Riding the bull market comes with many risks, particularly for those who are nearing retirement.

And amid the tail end of the longest bull market in history, baby boomers have too much money in stocks — including nearly a tenth of whom are 100% invested in equities —and they’re taking a big gamble when it comes to their retirement nest eggs, Fidelity Investments’ third-quarter retirement report says.

“While the market’s performance over the last few years has had a positive effect on many retirement account balances, it may have also contributed to some individuals having more stock than is recommended,” Fidelity Investments President of Workplace Investing Kevin Barry wrote in the report. “Maintaining the right balance of stocks, bonds and cash can help ensure investors are not exposing their savings to any unnecessary risk, especially if the market was to trend downward.”

Boomers, who were born between 1944 and 1964, have been riding the decade-long bull market into their retirements, placing more and more bets on stocks to boost their 401(k) returns — and exposing themselves to big risks should the inevitable downturn hit sooner than they expect.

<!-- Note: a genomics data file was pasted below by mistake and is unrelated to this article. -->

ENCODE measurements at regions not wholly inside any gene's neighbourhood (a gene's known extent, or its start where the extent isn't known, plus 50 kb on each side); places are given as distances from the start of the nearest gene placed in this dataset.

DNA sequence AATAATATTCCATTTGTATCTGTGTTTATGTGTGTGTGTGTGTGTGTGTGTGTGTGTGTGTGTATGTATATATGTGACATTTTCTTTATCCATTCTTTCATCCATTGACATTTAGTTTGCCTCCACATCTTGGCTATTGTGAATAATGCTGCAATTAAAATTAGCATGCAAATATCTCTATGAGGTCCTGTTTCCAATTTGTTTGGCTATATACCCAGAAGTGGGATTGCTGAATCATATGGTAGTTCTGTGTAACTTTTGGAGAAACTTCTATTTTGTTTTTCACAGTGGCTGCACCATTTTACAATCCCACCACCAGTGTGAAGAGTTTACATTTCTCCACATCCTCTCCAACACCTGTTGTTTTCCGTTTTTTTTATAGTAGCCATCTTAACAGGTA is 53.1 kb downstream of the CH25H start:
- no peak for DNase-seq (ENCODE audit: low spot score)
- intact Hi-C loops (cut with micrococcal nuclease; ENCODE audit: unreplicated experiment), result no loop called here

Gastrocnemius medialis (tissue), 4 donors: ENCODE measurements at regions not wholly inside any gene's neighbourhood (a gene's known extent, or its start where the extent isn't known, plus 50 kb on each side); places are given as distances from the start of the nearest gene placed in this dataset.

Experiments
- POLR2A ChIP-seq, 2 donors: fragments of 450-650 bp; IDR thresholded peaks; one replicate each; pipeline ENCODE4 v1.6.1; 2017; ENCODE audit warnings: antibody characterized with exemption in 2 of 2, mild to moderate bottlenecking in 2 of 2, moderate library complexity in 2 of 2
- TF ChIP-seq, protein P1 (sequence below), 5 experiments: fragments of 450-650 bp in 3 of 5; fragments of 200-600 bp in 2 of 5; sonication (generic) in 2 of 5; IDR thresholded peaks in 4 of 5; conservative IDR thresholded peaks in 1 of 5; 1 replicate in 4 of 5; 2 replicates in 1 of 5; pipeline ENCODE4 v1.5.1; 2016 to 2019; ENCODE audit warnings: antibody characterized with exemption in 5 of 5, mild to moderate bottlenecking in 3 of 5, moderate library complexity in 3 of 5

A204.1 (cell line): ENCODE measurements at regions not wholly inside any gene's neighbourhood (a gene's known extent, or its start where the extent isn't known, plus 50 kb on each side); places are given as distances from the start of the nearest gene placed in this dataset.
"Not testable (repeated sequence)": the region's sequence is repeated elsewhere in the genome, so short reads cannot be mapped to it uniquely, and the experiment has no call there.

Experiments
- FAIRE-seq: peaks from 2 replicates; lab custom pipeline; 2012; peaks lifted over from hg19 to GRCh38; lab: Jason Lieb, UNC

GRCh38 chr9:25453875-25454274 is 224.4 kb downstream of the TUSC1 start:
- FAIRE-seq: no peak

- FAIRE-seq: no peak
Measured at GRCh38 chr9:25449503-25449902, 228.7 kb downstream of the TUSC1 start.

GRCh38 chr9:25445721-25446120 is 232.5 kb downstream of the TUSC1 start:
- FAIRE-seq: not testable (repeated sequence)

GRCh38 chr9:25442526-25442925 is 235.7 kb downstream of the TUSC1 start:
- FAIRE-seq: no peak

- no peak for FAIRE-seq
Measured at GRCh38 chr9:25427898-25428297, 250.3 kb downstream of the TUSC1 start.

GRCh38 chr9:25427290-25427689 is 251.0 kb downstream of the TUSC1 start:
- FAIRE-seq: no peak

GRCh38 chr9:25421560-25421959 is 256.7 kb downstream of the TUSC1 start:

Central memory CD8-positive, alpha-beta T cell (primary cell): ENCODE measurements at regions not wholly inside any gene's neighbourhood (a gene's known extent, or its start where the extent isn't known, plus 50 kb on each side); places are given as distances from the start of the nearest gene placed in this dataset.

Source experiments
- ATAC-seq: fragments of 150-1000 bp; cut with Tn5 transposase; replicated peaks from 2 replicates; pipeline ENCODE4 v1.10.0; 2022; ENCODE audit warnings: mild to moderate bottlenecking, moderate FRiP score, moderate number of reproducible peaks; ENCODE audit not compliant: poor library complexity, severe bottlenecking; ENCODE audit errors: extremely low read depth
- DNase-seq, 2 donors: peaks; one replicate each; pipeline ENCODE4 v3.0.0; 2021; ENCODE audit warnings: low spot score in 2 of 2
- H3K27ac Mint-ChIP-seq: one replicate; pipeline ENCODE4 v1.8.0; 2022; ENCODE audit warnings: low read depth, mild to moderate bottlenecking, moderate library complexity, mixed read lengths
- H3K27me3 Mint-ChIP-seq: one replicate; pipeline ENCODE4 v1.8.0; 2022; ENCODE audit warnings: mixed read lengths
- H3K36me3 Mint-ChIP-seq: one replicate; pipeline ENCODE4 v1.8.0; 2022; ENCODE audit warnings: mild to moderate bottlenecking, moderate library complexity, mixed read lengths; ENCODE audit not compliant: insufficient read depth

The ongoing trade war between the U.S. and China could turn at any moment, sending the market crashing — which could happen with literally one tweet from U.S. President Donald Trump, were negotiations to take a sudden turn for the worse.

The path to retirement, Fidelity says, begins with 90% equity holdings in a retirement portfolio for someone age 25, and “continuing down to 19% equity holdings 10 to 19 years after retirement.”

According to the report, about 38% of all baby boomers have “too much equity, including 7.9% who are 100% in equities. This is in addition to the 5% of boomers who have zero exposure to equities in their 401(k).”

In addition, the average 401(k) balance dropped to $105,200, which is about 1% less than second quarter of 2019, mostly due to volatile market conditions, the biggest threat being the aforementioned trade war between the world’s two largest economies.

For long-term savers who have been socking money away in their 401(k)s for 10 straight years, their average account balance ticked up to a record $306,500.

Also, according to the report, more than 1 million American workers put money into a Roth account, which is a 10-fold increase from just 10 years ago.

Editor’s note: How is your portfolio situated? Are you over-leveraged on stocks and just riding the bull? If so, when do you plan to cut back on stocks? Share your thoughts below.